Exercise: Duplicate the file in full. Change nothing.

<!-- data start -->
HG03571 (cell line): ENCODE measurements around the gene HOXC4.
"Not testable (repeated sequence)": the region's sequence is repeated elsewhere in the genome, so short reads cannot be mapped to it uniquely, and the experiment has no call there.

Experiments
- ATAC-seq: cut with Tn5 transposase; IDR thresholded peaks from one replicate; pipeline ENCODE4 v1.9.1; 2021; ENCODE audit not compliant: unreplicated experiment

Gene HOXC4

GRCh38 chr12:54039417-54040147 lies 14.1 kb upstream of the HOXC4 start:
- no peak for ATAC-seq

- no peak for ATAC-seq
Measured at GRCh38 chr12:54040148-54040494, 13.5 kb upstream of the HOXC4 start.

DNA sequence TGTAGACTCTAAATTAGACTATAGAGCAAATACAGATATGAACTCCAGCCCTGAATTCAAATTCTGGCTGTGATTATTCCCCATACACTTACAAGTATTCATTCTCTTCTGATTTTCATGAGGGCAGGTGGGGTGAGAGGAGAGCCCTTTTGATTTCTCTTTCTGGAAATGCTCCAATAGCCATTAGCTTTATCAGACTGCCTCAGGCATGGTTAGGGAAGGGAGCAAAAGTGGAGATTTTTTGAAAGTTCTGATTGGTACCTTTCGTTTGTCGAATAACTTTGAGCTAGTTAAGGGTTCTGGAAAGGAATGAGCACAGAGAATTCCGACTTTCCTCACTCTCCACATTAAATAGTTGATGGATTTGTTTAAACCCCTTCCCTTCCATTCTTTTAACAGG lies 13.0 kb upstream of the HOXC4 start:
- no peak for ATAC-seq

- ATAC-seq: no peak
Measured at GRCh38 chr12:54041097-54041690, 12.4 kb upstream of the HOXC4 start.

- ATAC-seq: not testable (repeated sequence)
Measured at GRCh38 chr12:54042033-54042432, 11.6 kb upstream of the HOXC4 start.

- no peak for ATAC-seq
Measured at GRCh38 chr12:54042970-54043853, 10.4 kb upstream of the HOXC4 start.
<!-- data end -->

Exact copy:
HG03571 (cell line): ENCODE measurements around the gene HOXC4.
"Not testable (repeated sequence)": the region's sequence is repeated elsewhere in the genome, so short reads cannot be mapped to it uniquely, and the experiment has no call there.

Experiments
- ATAC-seq: cut with Tn5 transposase; IDR thresholded peaks from one replicate; pipeline ENCODE4 v1.9.1; 2021; ENCODE audit not compliant: unreplicated experiment

Gene HOXC4

GRCh38 chr12:54039417-54040147 lies 14.1 kb upstream of the HOXC4 start:
- no peak for ATAC-seq

- no peak for ATAC-seq
Measured at GRCh38 chr12:54040148-54040494, 13.5 kb upstream of the HOXC4 start.

DNA sequence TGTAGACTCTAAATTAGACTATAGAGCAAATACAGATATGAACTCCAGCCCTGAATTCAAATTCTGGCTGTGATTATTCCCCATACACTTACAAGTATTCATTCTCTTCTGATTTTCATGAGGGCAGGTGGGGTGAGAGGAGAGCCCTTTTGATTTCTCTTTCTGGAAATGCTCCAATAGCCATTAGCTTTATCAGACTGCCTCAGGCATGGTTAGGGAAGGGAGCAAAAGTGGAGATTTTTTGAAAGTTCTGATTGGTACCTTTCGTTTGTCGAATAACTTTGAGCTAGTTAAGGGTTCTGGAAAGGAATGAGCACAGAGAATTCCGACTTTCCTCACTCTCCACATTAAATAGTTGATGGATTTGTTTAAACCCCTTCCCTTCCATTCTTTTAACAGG lies 13.0 kb upstream of the HOXC4 start:
- no peak for ATAC-seq

- ATAC-seq: no peak
Measured at GRCh38 chr12:54041097-54041690, 12.4 kb upstream of the HOXC4 start.

- ATAC-seq: not testable (repeated sequence)
Measured at GRCh38 chr12:54042033-54042432, 11.6 kb upstream of the HOXC4 start.

- no peak for ATAC-seq
Measured at GRCh38 chr12:54042970-54043853, 10.4 kb upstream of the HOXC4 start.